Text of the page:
الگوهای و مدار در سندرم ویلیامز: مورد تبعیض گرایش بصری
|کد مقاله||سال انتشار||مقاله انگلیسی||ترجمه فارسی||تعداد کلمات|
|40186||2011||9 صفحه PDF||سفارش دهید||محاسبه نشده|
Publisher : Elsevier - Science Direct (الزویر - ساینس دایرکت)
Journal : Research in Developmental Disabilities, Volume 32, Issue 3, May–June 2011, Pages 1021–1029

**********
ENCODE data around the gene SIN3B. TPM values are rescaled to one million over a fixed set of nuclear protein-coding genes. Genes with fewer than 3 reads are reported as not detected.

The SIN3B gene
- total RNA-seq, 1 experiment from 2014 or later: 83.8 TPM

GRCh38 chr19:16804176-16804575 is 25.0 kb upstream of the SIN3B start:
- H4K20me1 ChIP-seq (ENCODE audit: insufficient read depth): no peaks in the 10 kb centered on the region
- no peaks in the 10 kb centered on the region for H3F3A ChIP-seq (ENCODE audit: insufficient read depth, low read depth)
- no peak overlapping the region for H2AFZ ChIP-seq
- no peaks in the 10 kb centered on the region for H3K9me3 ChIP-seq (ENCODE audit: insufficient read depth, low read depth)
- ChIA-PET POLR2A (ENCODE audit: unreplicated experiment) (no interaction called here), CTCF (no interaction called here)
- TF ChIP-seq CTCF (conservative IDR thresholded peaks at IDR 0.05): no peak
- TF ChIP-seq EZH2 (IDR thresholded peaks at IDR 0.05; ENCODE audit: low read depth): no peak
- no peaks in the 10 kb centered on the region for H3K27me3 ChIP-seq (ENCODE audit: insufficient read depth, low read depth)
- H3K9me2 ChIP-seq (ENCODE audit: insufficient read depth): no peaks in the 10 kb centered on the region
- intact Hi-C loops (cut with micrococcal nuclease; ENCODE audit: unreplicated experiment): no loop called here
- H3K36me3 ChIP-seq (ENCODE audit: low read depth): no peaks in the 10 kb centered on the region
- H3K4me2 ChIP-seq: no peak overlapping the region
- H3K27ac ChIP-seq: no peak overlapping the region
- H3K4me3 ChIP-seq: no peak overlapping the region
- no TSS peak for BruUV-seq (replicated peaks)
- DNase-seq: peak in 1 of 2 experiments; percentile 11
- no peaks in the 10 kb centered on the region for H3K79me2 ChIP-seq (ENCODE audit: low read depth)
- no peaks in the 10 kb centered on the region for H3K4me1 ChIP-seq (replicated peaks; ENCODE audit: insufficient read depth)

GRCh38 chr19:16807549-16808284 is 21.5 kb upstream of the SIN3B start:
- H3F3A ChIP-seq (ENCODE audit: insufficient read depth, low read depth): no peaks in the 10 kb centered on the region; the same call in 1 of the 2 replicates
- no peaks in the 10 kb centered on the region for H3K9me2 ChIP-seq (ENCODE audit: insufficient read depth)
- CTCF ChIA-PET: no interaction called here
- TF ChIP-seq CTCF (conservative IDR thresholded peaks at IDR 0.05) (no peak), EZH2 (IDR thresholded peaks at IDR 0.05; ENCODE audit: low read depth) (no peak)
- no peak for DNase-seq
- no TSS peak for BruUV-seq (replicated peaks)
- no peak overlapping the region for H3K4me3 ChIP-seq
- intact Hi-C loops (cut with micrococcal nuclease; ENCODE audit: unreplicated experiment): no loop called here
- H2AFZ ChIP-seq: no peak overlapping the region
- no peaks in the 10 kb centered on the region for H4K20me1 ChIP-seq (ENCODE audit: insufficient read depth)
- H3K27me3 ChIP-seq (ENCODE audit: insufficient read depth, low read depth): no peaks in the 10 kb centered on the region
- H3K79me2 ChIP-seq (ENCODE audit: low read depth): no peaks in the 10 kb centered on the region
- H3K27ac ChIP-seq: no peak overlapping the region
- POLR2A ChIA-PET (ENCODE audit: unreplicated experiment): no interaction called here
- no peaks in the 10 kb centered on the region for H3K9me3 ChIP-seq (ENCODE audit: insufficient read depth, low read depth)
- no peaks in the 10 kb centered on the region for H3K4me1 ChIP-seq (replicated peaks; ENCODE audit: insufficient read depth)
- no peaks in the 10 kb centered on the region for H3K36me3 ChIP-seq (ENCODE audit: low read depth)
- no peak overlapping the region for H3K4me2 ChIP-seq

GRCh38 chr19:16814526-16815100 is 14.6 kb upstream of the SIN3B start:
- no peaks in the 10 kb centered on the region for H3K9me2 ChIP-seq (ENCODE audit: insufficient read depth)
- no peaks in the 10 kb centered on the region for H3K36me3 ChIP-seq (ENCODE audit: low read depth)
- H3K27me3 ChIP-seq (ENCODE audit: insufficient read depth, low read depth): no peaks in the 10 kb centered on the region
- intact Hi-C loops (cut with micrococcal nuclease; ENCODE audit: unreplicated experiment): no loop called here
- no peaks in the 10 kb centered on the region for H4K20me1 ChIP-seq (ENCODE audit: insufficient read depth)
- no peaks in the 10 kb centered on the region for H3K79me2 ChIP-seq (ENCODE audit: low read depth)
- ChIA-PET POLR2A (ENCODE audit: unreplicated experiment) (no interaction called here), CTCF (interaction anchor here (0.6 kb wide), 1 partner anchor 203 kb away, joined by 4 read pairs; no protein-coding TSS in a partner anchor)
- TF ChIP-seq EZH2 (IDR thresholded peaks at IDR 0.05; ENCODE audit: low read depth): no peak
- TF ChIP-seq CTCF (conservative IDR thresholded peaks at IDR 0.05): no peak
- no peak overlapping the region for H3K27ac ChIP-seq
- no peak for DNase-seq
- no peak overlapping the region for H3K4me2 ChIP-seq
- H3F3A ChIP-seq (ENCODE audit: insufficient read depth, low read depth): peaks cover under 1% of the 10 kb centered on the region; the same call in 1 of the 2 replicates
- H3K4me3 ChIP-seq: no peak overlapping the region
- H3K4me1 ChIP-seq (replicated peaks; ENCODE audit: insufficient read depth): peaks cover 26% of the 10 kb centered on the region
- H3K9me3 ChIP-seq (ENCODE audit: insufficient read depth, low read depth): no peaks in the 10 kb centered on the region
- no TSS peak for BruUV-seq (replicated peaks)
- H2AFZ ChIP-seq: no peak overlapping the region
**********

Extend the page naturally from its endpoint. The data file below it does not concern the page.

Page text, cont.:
Williams Syndrome (WS) is a developmental disorder typified by deficits in visuospatial cognition. To understand the nature of this deficit, we characterized how people with WS perceive visual orientation, a fundamental ability related to object identification. We compared WS participants to typically developing children (3–6 years of age) and typical adults in an orientation discrimination task with four stimulus types (small circular, large circular, collinear elongated and parallel elongated gratings). We measured orientation discrimination thresholds and the proportion of orthogonal errors (i.e., mirror-image reversal errors). We evaluated how these metrics (1) are modulated by stimulus condition, and (2) vary with chronological or mental age. We found that orientation perception in WS is comparable to that of typically developing children. Orientation discrimination thresholds were better for elongated gratings than circular gratings across all participant groups. For large circular gratings, the proportion of orthogonal errors was disproportionately greater in WS participants and typically developing 3–6 year old children than in typical adults. Moreover, we found that the ability to judge orientation in WS improves with increasing mental age, but not chronological age. These results suggest that orientation discrimination in WS is developmentally arrested, as opposed to abnormal or delayed.